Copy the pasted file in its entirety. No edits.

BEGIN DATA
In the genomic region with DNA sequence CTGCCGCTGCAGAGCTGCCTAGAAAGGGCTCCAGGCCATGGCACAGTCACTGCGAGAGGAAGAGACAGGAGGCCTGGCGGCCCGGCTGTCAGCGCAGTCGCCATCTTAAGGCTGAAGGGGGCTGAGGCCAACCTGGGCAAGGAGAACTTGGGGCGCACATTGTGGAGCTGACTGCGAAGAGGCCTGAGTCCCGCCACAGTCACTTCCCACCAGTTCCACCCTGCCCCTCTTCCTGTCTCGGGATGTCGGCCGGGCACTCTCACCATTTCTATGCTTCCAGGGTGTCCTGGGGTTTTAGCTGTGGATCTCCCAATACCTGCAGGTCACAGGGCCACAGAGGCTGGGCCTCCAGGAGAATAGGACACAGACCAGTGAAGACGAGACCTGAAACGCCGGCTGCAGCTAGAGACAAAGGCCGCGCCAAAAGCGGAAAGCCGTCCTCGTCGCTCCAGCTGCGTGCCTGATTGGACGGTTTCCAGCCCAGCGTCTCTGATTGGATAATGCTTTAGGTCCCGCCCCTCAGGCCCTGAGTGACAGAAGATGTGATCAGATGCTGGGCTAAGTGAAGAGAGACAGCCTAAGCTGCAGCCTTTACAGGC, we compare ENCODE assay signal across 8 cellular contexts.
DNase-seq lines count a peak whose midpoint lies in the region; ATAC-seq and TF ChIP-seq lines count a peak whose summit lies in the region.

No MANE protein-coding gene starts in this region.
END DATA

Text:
In the genomic region with DNA sequence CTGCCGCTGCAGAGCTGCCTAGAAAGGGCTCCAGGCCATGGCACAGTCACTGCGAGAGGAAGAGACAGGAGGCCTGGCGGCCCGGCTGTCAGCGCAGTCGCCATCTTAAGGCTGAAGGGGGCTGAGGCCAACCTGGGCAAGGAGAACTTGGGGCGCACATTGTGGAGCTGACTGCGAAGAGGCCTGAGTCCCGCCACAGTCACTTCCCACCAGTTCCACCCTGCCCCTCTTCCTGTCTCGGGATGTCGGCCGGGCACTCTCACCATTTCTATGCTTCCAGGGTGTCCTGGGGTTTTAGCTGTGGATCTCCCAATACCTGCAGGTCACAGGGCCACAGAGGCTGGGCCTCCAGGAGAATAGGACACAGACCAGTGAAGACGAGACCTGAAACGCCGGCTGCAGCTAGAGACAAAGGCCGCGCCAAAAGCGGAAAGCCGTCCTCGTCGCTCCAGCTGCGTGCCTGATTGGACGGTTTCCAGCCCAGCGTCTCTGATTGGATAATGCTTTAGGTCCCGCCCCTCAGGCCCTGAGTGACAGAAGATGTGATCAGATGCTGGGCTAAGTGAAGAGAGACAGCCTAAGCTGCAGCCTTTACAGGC, we compare ENCODE assay signal across 8 cellular contexts.
DNase-seq lines count a peak whose midpoint lies in the region; ATAC-seq and TF ChIP-seq lines count a peak whose summit lies in the region.

No MANE protein-coding gene starts in this region.